3
2016
Atlanta Falcons
13
0
118
520
4.4
55T
8
31
421
13.6
49
3
1
2017
Atlanta Falcons
15
3
156
628
4
52
5
27
299
11.1
39
3
1
2018
Atlanta Falcons
16
14
167
800
4.8
65
4
32
276
8.6
39T
5
2

Little in that table suggests he is capable of stealing the show and becoming a full-time back, or even own the vast majority of the work (70 percent or more). It’s still likely a 60-40 or 50-50 situation. Looking at the two years Shanahan coached Coleman in Atlanta, the situation was notably different, because Devonta Freeman was healthy and playing well. Coleman was also a rookie for one of those seasons. The breakdowns were 29 percent of the hand-offs, 21 percent of the receptions, and 28 percent of the overall touches went to Coleman. Apply that same breakdown to just 2016, when Coleman had become entrenched in the offense: 34 percent of hand-offs, 36 percent of receptions, and 35 percent of the overall touches went his way.

Much is different in San Francisco, though, since the quarterback is coming back from major injury and has yet to establish himself the way Matt Ryan had at that point. The receiving corps doesn’t have a Julio Jones, and adding all of the Niners wideouts together arguably isn’t even a Julio Jones. Also, no Freeman-type.

It’s crazy to expect a guy whose four-year career has been him seeing basically one-third of his team’s running back touches to double his in involvement without repercussions. Shanahan loves to share the work, and with two other injury-risk backs as versatile as Coleman available, it really begs the question of why the coach would want to run the risk of pounding into the turf. One of those “less is more” scenarios.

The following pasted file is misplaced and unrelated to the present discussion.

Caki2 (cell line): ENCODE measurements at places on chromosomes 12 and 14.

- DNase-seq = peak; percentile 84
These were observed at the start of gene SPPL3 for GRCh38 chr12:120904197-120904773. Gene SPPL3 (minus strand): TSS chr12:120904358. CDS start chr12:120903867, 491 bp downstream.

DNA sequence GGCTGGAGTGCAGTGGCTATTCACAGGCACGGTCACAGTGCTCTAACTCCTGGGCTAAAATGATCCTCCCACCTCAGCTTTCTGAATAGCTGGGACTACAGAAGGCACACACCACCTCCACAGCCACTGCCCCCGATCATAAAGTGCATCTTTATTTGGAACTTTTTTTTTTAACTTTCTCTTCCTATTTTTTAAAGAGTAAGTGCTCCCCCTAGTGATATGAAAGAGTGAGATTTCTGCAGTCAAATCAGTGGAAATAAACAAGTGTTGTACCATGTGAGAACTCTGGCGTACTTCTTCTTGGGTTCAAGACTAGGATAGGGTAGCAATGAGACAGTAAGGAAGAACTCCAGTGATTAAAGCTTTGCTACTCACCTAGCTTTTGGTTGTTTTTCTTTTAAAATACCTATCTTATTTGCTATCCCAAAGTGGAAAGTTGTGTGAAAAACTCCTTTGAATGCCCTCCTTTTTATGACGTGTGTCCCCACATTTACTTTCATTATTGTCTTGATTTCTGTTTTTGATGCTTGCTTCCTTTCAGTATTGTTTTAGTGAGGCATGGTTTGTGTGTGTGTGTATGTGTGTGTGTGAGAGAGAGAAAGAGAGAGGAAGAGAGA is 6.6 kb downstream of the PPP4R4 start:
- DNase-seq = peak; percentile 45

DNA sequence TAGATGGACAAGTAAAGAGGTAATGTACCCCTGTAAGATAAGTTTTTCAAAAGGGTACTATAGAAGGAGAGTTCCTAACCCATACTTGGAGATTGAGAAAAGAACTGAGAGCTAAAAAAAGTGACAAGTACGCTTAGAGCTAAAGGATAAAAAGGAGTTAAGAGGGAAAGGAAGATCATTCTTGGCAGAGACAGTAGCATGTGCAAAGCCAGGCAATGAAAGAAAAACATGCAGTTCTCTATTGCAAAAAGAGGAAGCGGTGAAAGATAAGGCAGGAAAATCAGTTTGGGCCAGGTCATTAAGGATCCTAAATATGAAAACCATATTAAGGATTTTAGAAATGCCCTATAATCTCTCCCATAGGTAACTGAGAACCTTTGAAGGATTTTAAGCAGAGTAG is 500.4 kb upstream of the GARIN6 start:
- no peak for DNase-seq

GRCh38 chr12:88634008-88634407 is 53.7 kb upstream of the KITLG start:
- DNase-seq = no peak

Fantasy football takeaway

We know the offensive line is one of the best up-and-coming units in football, and let us presume Jimmy Garoppolo is what we think he can be on the field … we’re talking roughly 420 total rushing attempts for the backfield based on what we’ve seen from Shanahan over the past four seasons.

Let’s give Coleman 50 percent of those carries and get him to 210 handles at 4.5 yards per carry. He has scored a touchdown every 29 attempts in his career. We’re at 945 rushing yards and seven touchdowns on the ground. Toss in his averages over the last three years for receiving work to produce a reasonable line of 30-310-3 … we’re at 216 fantasy points in PPR, which ranks 14th based on last year’s scoring. Not bad. That would be worth his sixth-round ADP.

What if it is indeed a three-way attack, and we go evenly with those figures? Now we down to about 172 fantasy points, and he would have been RB25 in 2018. Think of this exercise as a way to view his range of production. Sure, anything can happen in a freakish sense, but the odds of it happening either direction are minuscule. Coleman has been too consistent in his career to expect a drastic change, plus or minus. The best thing gamers could hope for is he gets roughly 50-60 percent of the work and San Fran runs the ball north of 500 times. The defense probably isn’t strong enough to allow for it, though.

With that 6:03 placement in PPR drafts, Coleman is a sound RB3. His non-PPR ADP is one pick earlier, which is perfectly reflective of his attributes in relation to both systems.